The Handheld Mic
The second type of microphone is basically a lectern-attached mic... without the lectern. Since you don't have a lectern to attach the mic to, you must hold it ― hence the name, the handheld mic. There are two problems with the handheld mic ― first, you must hold it; and second, you must hold it near your mouth. Let's consider how to deal with each of these problems....
Your first problem is holding the mic. Actually, for some people, a handheld mic is a blessing in disguise. If you're worried "what do I do with my hands?", holding a handheld mic takes care of that question ― one hand is always holding the mic, and so what you do with the other hand becomes much less of a problem.
But other people have the opposite problem ― they want to use their hands, and the handheld mic gets in their way. In this case, you might be able to use the mic itself as a prop. (But if you do this, be sure that you're not talking at the same time!) But otherwise, you'll just have to figure out a way to do everything you need to do with one hand.)
If that's gestures, that's OK ― one-handed gestures generally work just fine. but if you need to distribute handouts or do other things that require two hands, you're just going to have to work something out. (Unless one of your hidden talents is juggling, it probably won't be pretty.)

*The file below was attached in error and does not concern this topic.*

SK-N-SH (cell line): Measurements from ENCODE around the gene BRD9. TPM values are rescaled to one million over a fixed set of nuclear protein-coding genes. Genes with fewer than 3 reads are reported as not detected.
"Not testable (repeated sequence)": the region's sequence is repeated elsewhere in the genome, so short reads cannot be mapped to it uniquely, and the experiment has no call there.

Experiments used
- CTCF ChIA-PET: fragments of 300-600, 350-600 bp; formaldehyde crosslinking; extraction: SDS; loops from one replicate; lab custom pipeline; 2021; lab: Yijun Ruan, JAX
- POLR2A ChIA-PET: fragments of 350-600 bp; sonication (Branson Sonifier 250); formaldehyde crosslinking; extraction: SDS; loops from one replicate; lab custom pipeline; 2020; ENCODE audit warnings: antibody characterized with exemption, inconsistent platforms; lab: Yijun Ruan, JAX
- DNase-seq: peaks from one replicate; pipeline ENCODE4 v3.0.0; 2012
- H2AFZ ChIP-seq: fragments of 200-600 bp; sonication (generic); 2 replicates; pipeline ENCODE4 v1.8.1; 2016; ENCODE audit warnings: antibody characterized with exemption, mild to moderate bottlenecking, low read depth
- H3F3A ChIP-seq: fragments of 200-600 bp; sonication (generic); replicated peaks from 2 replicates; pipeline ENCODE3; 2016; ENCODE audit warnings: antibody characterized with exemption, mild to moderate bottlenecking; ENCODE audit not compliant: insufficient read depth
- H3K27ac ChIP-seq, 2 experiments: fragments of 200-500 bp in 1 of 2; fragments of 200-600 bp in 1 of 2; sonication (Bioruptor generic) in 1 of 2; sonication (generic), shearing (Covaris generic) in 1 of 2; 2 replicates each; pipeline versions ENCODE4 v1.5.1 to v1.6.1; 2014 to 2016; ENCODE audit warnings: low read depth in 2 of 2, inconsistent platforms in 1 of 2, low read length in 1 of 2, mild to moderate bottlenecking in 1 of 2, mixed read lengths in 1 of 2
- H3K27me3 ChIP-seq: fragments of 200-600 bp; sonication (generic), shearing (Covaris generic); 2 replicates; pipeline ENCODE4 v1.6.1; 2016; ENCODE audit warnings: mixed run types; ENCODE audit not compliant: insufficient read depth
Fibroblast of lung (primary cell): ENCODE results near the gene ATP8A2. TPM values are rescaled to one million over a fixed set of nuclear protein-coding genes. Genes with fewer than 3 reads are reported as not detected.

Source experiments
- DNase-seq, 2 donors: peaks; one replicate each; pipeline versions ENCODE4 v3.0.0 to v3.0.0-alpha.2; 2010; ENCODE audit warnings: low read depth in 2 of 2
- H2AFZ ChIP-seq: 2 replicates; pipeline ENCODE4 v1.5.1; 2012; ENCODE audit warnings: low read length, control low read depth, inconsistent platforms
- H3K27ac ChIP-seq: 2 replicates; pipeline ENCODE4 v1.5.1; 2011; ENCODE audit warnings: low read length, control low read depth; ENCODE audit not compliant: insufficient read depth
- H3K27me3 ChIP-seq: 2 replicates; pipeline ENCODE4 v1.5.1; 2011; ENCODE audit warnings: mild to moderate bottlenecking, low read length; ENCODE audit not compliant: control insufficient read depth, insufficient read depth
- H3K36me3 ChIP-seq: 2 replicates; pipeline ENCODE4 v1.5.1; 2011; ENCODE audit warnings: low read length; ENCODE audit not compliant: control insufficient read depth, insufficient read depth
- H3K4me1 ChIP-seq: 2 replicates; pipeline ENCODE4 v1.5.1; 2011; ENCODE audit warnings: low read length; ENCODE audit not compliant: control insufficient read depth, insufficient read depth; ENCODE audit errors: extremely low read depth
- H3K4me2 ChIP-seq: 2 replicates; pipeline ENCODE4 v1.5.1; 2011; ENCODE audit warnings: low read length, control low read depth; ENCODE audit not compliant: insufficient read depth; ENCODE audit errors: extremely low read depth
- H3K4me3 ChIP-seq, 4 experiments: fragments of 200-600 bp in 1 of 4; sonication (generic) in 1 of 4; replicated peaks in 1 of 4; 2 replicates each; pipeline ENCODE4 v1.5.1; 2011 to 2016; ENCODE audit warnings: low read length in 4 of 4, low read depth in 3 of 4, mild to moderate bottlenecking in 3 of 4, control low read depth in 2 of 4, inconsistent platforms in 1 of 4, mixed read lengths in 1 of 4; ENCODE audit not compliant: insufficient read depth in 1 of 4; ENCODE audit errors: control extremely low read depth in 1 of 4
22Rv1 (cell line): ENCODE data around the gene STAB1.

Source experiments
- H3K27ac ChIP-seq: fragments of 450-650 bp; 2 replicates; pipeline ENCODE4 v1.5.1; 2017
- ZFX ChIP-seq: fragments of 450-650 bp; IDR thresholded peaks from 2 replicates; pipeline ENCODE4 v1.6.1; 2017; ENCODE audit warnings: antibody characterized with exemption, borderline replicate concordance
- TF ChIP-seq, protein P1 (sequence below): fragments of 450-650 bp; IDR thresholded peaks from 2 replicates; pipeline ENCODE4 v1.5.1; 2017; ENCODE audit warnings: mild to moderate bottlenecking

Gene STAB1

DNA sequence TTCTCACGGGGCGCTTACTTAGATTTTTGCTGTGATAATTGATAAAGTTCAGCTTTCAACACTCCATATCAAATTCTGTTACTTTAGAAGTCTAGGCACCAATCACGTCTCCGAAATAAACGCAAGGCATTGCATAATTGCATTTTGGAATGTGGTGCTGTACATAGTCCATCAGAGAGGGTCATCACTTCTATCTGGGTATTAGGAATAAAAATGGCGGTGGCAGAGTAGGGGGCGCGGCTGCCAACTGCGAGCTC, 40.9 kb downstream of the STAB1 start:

The second problem with a handheld mic is where to hold it. You've undoubtedly seen singers who use a handheld mic in their performances, and they hold the mic directly in front of their mouths, only an inch or two away, like they're about to eat it.
Don't do that! It's fine for singers who want the mic to capture every nuance of their voices. But you don't want that ― you simply want the mic to amplify your voice a bit. And holding the mic directly in front of your mouth hides your face from your audience, and the audience wants to see you!
So as a speaker (not a singer), you should hold the handheld mic about 4 or 5 inches below your chin. (If you don't have a ruler handy, that's about the same as holding an imaginary fist between the mic and your chin.) That's sufficiently close for the mic to capture your voice, but it doesn't hide your face. Even better, if you get in the habit of holding the mic in that position, the mic will follow you when you move your head, without even thinking about it!